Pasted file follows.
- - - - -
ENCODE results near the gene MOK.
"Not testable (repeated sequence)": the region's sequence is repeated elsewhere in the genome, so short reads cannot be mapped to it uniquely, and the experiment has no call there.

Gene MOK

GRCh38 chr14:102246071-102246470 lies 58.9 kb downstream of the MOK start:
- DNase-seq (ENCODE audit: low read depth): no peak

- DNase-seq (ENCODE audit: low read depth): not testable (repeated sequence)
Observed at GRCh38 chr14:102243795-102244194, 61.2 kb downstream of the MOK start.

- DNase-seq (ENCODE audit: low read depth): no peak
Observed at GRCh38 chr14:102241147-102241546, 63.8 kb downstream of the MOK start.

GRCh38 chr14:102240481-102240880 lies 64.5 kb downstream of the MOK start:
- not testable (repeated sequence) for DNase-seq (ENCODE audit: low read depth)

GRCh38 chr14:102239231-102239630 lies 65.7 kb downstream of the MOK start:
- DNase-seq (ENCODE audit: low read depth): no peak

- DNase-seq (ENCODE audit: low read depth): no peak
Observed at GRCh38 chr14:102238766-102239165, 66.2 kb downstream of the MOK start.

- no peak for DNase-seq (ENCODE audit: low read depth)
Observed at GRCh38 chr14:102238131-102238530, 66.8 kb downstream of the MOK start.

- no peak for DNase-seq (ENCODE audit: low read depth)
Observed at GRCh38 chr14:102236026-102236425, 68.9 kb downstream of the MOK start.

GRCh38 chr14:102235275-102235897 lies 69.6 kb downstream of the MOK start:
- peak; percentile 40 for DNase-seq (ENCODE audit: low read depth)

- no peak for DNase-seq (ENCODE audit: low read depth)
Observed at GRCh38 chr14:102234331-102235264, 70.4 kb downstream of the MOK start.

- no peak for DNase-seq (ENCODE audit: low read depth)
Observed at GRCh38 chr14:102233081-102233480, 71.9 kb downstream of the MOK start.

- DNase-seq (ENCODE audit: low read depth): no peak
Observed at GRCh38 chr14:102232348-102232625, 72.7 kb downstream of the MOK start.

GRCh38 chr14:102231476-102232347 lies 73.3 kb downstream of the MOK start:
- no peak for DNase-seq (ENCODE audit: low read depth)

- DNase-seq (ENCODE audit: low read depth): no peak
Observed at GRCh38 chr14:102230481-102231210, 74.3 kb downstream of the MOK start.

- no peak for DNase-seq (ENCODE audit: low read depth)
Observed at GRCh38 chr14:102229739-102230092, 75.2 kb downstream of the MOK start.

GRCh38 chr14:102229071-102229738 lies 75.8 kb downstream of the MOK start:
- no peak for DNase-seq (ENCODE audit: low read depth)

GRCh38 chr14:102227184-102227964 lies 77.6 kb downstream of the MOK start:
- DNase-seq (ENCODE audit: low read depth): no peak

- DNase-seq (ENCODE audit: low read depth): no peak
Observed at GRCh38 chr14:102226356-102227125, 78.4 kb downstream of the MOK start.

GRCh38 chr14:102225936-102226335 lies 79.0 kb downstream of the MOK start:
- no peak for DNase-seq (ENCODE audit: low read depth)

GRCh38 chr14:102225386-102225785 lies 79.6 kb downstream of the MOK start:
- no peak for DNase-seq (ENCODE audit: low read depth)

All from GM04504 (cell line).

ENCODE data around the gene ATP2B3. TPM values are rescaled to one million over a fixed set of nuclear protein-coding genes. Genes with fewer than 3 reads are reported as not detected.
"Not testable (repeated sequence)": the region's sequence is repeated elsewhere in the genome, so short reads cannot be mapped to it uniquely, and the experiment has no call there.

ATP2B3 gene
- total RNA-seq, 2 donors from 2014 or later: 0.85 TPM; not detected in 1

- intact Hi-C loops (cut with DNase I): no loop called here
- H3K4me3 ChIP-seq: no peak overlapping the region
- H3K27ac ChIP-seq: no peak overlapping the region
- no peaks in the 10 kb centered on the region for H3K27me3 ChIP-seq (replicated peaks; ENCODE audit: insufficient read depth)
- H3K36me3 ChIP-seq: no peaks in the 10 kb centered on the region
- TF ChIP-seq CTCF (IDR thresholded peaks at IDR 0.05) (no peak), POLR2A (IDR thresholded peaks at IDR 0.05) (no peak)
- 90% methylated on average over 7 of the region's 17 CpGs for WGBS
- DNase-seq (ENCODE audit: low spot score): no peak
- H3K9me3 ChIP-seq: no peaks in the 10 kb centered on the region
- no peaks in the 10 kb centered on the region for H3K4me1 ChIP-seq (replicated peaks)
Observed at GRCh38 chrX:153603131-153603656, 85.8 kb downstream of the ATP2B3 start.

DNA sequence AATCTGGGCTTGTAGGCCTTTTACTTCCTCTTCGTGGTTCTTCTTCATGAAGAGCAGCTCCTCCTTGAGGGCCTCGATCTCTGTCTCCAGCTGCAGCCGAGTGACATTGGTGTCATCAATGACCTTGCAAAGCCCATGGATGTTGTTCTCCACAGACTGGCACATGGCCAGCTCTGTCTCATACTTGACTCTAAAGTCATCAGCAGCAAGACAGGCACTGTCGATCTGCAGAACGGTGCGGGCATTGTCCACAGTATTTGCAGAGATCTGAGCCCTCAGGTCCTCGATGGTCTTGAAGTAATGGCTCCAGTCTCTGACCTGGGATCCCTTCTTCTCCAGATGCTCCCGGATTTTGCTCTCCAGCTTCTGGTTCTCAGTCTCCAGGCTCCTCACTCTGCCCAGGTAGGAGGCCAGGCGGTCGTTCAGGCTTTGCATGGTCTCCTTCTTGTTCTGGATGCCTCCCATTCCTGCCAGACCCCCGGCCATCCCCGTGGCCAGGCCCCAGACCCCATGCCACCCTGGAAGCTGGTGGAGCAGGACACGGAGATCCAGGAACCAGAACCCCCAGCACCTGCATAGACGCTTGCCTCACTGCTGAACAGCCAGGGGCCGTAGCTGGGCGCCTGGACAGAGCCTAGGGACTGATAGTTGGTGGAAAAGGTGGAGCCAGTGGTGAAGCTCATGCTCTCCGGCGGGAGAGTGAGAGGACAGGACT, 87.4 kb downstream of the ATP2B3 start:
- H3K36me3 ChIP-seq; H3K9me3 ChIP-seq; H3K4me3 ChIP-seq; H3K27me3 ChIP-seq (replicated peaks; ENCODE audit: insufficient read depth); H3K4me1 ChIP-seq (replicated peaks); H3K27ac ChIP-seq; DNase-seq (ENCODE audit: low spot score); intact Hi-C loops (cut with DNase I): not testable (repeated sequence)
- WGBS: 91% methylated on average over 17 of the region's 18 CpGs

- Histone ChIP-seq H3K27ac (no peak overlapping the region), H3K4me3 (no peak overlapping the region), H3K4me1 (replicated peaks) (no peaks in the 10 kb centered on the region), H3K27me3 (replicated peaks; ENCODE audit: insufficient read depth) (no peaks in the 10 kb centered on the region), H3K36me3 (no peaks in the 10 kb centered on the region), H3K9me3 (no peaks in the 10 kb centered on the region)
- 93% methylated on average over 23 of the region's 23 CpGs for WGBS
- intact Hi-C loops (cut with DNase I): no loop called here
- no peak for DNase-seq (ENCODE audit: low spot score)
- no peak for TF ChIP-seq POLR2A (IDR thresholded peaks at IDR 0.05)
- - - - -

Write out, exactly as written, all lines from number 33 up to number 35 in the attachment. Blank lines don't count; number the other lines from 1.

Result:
Observed at GRCh38 chr14:102229739-102230092, 75.2 kb downstream of the MOK start.

GRCh38 chr14:102229071-102229738 lies 75.8 kb downstream of the MOK start:
- no peak for DNase-seq (ENCODE audit: low read depth)